When circle ( G , GG1 = OA ) intersects circle ( E2 , E2 E1 = OA) then this common point is also common to the circle ( F2 , F2 F1 = OA ) . This means that the common point P of the two circles ( E2 , E2 E1 = OA) , ( F2 , F2 F1 = OA ) is constant to this motion . Since also at point P , GG1 is not needed to be stretched then GG1 = GP . Since point P is constant to this twin motion AE , AF and since only one position exists on line OB such that PG = OA then the circle ( P , PG = OA ) fixes point G such that GG1 = OA on line GA .

5. The steps of Trisection of any angle < AOB ( F6 , F7 , F8 ) 1. Draw circle ( O , OA ) and line AD parallel to OB . 2. Draw OAo ┴ OB where point Ao is on the circle ( O , OA ) and the circle ( Ao , AoE = 2.OA ) which intersects line OB at the point E . 3. Fix point F on line OB such that OF = 2 . OA 4. Draw lines AF , AE intersecting circle ( O , OA ) at points F1 , E1 respectively . 5. On lines F1F , E1E fix points F2 , E2 such that F2F1 = OA and E2 E1 = OA 6. Draw circles ( F2 , F2 F1 = OA ) , ( E2 , E2 E1 = OA) and fix point P as the common point of intersection . 7. Draw circle ( P , PG = OA ) intersecting line OB at point G and draw line GA intersecting circle ( O , OA ) at point G1 . Segment GG1 = OA . Proof : 1 . Since point P is common to circles ( F2 , F2 F1 = OA ) , ( E2 , E2 E1 = OA) , line AG between AE , AF intersects circle ( O , OA ) at the point G1 such that GG1 = OA . This common point P is such that PG = GG1 = OA . (e) 2 . Since point G1 is on the circle ( O , OA ) and since GG1 = OA then triangle GG1O is isosceles and angle < AGO = G1OG . 3 . The external angle of triangle GG1O is < AG1O = AGO + G1OG = 2. AGO . 4 . The external angle of triangle GOA is < AOB = AGO + OAG = 3. AGO .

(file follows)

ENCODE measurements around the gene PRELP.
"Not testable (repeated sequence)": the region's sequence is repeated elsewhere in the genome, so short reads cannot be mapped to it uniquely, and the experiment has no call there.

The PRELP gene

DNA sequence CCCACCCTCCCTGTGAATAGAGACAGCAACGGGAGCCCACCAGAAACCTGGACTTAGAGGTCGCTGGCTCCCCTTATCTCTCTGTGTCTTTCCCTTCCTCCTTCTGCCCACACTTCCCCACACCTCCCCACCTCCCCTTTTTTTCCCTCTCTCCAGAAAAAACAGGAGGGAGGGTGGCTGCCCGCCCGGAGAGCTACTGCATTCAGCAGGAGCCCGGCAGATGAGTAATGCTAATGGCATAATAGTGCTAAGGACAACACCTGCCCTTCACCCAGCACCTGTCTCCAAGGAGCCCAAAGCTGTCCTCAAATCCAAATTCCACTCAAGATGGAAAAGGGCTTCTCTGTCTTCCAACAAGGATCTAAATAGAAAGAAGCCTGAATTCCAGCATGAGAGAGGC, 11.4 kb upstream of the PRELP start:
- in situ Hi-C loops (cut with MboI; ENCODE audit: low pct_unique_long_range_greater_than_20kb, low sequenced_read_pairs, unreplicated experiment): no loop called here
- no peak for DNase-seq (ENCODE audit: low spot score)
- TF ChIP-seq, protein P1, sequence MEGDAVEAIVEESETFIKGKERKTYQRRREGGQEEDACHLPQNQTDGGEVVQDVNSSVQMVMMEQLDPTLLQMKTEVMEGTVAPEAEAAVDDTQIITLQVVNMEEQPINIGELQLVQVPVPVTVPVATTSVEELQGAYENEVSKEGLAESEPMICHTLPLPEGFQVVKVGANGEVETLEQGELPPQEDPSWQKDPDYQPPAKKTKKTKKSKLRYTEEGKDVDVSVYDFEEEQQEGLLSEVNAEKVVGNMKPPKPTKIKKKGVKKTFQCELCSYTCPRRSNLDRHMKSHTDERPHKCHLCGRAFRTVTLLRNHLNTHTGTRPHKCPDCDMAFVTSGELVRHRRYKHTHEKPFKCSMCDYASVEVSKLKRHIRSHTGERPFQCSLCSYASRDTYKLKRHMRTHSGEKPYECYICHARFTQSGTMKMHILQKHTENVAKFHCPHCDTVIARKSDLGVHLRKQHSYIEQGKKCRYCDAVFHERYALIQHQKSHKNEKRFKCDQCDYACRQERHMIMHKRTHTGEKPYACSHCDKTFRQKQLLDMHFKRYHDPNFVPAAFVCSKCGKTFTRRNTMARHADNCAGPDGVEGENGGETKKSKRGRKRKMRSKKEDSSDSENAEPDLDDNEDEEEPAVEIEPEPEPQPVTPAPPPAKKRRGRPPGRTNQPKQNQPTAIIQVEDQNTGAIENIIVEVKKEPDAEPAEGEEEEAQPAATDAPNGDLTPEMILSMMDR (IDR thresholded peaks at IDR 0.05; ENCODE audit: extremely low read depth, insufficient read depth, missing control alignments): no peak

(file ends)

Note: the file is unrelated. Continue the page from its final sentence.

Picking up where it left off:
Therefore angle < AGB = ( 1 / 3 ) . ( AOB ) ………….. ( ο.ε.δ.)

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Conclutions :

1. Following the dialectic logic of ancient Greeks ( Αναξίμανδρος ) « τό μή Ον , Ον γίγνεσθαι » ‘The Non-existent , Exist when is done ’ , ‘ The Non-existent becomes and never is ’ and the Structure of Euclidean geometry [6] in a Compact Logic Space Layer , as this exists in a known Unit ( case of 90 ▫ angle ) , then we may find a new machine that produces the 1/3 of angles .

In Euclidean geometry points do not exist , but their position and correlation is doing geometry . The universe cannot be created , because becomes and never is . According to Euclidean geometry , and since the position of points ( empty Space ) creates geometry , therefore the trisection of any angle exists in this way .

2. It has been proved [5] that two equal and perpendicular one-dimentional Units OA , OB formulate a machine which produces squares and one of them is equal tο the area of the circle ( O , OA = OB )

3. It has been proved [6] that three points formulate a Plane and from the one point passes only one Parallel to the other straight line ( three points only ) .

4. Now is proved [8] that one-dimentional Unit OA lying on two parallel lines OB , AD formulate all angles < AOB = 90 ▫ → 0 and a new geometrical machine exists which divides angle < AOB to three equal angles .

References :

[1] EUCLID’S ELEMENTS IN GREEK [2] The great text of J . L .Heiberg ( 1883-1886 ) and the English translation by Richard Fizpatrik . [3] ELEMENTS BOOK 1 . [4] GREEK MATHEMATICS by, Sir Thomas L .Heath - Dover Publications, Inc ,New York.63-3571.

[ 5] A SIMPLIFIED APPROACH OF SQUARING THE CIRCLE . ( MELAN.doc )

[ 6] THE PARALLEL POSTULATE IS DEPENDED ON THE OTHER AXIOMS ( EUCLID.doc )

[ 7] THE MEASURING OF THE REGULAR POLYGONS IN THE CIRCLE ( REGULAR.doc )

[ 8] THE TRISECTION OF ANY ANGLE . ( TRIXO.doc ) by

Markos Georgallides .

Research Paper help